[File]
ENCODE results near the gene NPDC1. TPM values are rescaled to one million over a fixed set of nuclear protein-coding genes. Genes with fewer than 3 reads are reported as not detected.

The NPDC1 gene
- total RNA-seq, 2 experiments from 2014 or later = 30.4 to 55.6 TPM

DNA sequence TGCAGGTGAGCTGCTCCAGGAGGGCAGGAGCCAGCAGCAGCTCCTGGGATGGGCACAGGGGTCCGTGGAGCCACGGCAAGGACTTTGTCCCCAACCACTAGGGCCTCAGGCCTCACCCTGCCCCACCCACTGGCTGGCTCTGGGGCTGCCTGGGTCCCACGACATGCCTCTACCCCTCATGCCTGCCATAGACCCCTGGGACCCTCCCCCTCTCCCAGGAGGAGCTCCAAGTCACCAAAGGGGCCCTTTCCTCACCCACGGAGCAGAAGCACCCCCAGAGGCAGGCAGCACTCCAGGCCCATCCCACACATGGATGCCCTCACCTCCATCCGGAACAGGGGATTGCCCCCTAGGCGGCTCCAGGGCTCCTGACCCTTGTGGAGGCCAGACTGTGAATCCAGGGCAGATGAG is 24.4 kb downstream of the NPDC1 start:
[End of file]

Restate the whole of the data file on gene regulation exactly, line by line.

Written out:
ENCODE results near the gene NPDC1. TPM values are rescaled to one million over a fixed set of nuclear protein-coding genes. Genes with fewer than 3 reads are reported as not detected.

The NPDC1 gene
- total RNA-seq, 2 experiments from 2014 or later = 30.4 to 55.6 TPM

DNA sequence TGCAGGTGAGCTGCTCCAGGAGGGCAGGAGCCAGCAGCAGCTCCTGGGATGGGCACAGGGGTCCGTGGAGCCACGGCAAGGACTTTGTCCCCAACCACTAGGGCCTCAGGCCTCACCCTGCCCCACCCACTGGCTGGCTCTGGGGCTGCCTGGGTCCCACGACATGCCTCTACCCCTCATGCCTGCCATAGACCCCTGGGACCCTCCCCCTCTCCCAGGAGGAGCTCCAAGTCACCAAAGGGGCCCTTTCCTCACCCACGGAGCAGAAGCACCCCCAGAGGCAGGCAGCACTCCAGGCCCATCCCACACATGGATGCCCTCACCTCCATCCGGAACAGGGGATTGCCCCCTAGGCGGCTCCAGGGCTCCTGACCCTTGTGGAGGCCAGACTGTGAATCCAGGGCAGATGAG is 24.4 kb downstream of the NPDC1 start: